Submitted by Gabriela Dantas on Sat, 11/05/2016 - 06:11
Human settlement in arid interior regions of Australia happened much earlier than previous estimates, as per a new research paper. The study team led by archaeologist Giles Hamm from South Australia’s La Trobe University has found certain objects in Warratyi rock shelter in the southern interior which date back to 49,000 years. The study estimates that humans settled in arid Australia nearly 10,000 earlier than previous estimates of human settlements in the region.
Submitted by Luis Georg on Thu, 10/13/2016 - 05:35
A team of anthropologists claimed to have discovered the largest assemblage of ancient human footprints in the northern part of Tanzania, Africa.
Cynthia Liutkus-Pierce and her colleagues found nearly 400-odd footprints, covering a tennis court-size area. The footprints in question were imprinted in deposits made by an ancient flood, dried, subsequently covered up with a layer of mud, which preserved them for nearly 19,000 years.
Submitted by Diana Bretting on Thu, 10/06/2016 - 05:14
Humans have been living to surprisingly great ages over the past many decades but a new study has suggested that we have reached the upper limit of human longevity.
On August 4, 1997, Jeanne Calment died in a nursing home in France at age of 122 years, setting a world record for human longevity. Researchers believe that humans will likely not see the likes of her again.
A team of researchers at the Einstein College of Medicine in New York has concluded that the maximum lifespan for humans is probably 115 years.
Submitted by Karan Gosal on Wed, 09/21/2016 - 17:51
A shipwreck present off the coast of the Mediterranean island of Antikythera in Greece is considered to be one the most mysterious shipwrecks in history. A team of international archaeologists has now come up with new information, human remains, which may shed light on the 2,000-year-old shipwreck.
The researchers from the Hellenic Ministry of Culture and the Woods Hole Oceanographic Institution (WHOI) have found a partial skeleton around 50 meters below the surface. The team thinks that the discovery may help provide information on what led the ship to sink.
Submitted by Diana Bretting on Thu, 07/21/2016 - 19:51
You may not believe it, but human eyes have high sensitivity and can even detect photons. It means that human eye can see individual particles, a thing that even high-tech machines face trouble in detecting.
A new research has found that human eye is able to detect the smallest unit of light known as photons. Study’s lead researcher Alipasha Vaziri from Rockefeller University said that the eyes can detect photons under super-dark conditions. The cells in our eyes that can detect light are known as rod cells, which become sensitive in the dark.
Submitted by Luis Georg on Mon, 05/16/2016 - 01:04
Can you imagine future where babies are taking birth without needing biological parents? This is something scientists today are discussing secretly. They want to create synthetic human genome for which they would employ chemicals to make man-made version of all DNAs found in human chromosomes.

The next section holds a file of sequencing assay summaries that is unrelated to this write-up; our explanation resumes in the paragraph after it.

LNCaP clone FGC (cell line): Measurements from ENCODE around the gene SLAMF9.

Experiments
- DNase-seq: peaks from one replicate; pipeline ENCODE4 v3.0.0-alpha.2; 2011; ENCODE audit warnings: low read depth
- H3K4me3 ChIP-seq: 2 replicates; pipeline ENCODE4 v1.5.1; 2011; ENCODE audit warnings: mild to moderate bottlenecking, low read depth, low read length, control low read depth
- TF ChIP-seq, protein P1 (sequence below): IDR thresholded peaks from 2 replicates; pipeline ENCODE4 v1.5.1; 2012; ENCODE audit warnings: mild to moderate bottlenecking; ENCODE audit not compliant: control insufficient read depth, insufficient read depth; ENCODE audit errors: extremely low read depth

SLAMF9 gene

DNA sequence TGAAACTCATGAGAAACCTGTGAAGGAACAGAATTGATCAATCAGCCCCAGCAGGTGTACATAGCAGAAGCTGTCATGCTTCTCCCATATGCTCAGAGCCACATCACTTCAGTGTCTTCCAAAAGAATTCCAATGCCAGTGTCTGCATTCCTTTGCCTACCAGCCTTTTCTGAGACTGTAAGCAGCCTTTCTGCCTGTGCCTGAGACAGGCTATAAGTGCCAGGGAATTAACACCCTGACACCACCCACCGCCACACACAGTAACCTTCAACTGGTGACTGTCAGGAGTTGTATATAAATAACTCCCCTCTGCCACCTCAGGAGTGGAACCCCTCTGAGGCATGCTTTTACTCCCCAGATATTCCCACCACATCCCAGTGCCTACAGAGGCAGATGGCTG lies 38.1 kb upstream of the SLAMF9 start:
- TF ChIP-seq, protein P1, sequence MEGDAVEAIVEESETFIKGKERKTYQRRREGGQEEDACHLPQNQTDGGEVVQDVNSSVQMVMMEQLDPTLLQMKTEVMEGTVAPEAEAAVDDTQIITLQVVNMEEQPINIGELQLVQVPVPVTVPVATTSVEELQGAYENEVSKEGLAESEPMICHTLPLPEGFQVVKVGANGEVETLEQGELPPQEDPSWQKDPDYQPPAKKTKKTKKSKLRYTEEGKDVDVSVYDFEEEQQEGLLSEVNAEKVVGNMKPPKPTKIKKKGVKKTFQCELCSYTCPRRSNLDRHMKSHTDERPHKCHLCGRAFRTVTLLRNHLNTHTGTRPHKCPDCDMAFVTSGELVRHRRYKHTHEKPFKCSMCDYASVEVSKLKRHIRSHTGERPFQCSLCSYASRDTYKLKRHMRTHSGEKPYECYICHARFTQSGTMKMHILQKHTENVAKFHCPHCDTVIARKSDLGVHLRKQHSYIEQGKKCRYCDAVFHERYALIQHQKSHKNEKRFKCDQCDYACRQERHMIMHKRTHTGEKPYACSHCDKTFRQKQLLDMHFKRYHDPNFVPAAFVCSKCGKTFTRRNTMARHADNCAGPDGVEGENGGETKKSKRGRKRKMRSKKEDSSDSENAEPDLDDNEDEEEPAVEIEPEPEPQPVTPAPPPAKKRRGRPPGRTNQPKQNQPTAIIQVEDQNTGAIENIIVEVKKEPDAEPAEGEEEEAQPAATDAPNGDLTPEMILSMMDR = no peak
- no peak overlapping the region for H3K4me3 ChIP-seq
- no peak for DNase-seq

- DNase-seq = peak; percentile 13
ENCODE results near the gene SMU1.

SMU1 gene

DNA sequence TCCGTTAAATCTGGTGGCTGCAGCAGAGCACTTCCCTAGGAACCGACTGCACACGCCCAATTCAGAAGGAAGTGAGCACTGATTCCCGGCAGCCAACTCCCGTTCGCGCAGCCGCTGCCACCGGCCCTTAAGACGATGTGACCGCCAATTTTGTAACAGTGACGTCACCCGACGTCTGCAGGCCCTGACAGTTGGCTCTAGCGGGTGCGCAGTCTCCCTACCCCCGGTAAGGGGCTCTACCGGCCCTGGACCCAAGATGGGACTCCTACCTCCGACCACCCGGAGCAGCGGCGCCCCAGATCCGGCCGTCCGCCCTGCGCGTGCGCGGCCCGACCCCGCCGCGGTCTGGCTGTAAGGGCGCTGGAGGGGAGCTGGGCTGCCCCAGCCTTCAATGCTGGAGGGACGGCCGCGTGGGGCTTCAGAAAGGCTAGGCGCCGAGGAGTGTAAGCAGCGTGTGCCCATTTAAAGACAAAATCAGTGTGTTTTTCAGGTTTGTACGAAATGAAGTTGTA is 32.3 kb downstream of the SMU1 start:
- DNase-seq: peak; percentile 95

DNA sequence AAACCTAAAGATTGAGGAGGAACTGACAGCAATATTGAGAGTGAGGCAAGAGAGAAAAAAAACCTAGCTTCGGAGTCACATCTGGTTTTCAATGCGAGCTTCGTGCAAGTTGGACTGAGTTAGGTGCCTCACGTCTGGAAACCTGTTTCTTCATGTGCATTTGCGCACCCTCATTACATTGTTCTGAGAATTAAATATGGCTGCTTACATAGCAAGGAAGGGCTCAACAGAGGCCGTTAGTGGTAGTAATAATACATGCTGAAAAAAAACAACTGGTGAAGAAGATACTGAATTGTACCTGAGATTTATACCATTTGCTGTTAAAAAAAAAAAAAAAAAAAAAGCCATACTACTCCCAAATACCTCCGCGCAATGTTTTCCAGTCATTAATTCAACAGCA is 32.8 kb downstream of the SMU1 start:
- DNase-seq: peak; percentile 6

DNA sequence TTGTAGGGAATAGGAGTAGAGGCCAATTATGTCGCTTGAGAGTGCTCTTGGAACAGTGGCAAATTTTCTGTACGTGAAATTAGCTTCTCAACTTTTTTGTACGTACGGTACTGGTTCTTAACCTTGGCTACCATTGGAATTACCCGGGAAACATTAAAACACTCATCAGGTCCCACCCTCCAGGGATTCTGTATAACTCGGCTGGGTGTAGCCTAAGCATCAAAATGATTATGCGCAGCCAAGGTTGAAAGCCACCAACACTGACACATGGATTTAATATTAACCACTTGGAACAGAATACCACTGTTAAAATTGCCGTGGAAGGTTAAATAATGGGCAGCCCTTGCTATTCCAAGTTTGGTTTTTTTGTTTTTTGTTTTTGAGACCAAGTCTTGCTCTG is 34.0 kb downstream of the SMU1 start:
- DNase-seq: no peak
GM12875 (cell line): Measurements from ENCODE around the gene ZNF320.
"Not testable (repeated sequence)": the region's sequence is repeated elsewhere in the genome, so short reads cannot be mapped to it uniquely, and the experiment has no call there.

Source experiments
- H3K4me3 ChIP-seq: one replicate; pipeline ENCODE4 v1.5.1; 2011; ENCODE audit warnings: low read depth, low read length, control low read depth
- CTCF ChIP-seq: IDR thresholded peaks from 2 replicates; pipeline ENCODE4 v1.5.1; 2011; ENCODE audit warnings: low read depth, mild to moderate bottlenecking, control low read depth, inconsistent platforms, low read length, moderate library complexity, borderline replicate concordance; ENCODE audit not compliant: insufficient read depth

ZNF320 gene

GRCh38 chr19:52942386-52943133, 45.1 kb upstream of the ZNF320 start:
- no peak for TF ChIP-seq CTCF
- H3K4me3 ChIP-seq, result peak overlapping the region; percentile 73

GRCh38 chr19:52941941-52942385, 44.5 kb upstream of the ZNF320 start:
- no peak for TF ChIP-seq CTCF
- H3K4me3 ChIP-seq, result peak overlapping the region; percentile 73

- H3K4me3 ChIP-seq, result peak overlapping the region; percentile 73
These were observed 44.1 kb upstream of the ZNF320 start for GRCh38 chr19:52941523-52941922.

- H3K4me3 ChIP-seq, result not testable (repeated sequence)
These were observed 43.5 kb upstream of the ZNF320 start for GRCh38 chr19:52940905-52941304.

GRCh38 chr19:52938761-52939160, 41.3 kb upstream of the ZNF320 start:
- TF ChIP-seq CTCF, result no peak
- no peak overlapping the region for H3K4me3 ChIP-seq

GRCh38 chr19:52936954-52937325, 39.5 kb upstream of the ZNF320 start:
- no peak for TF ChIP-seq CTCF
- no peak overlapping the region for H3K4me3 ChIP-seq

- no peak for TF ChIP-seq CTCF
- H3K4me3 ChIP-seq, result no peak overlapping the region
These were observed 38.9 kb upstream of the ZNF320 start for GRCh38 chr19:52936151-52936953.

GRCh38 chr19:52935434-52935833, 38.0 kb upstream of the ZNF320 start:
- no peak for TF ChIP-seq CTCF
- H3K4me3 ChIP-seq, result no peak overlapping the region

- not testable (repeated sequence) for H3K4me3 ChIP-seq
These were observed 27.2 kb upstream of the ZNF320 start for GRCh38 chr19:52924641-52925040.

The issue inevitably brings concern in life sciences community because such a technique will introduce kinds of human beings that were never ever observed before. The project is yet an idea only. This would also make improvement in DNA synthesis.
Submitted by Luis Georg on Fri, 05/06/2016 - 10:47
Fossils of six new species discovered in China may shed light on evolution of primates. These furry creatures lived in southern China approximately 34 million years ago, as per a study conducted by a group of researchers.
The fossils are of six extinct primate species that were previously unknown, announced researchers on Thursday. Four of the creatures are alike lemurs of Madagascar, one seems like Philippines’ tarsiers, and the remaining primate species is similar to monkey.
Submitted by Luis Georg on Fri, 05/06/2016 - 01:37
Research teams have created a record by growing human embryos outside a woman’s womb for around two weeks. They had to stop the embryo development so they do not violate an international ethics standard.
It has happened for the first time that researchers have been able to reach so close to the 14-day rule. For the first time, the rule was proposed in 1979 and was adopted in many countries at which laboratory research on human embryos should stop.
Submitted by Diana Bretting on Thu, 04/14/2016 - 12:03
A latest study has suggested that ancient humans, who had moved out of Africa, could have infected Neanderthals with herpes. There have been a number of theories regarding demise of Neanderthals. According to the researchers of the new study, the infections brought by humans from Africa could have led to that downfall.
They have identified many types of infections that probably had made the species of hominins sick. The infections include tapeworm infection, tuberculosis, stomach ulcers, and the specifically striking disease herpes.
Submitted by Joseph Gibson on Mon, 04/11/2016 - 06:46
A research paper published in the American Journal of Human Genetics has unveiled new facts about the relationship between Neanderthals and modern humans and genetic factors that have kept two lineages separate. Earlier research has indicated that modern humans and Neanderthals may have interbred at different times and at different regions.
In the study, researchers have completed the first in-depth genetic analysis of a Neanderthal Y chromosome. The Y chromosome was the main factor that was yet to be assessed from the Neanderthal genome.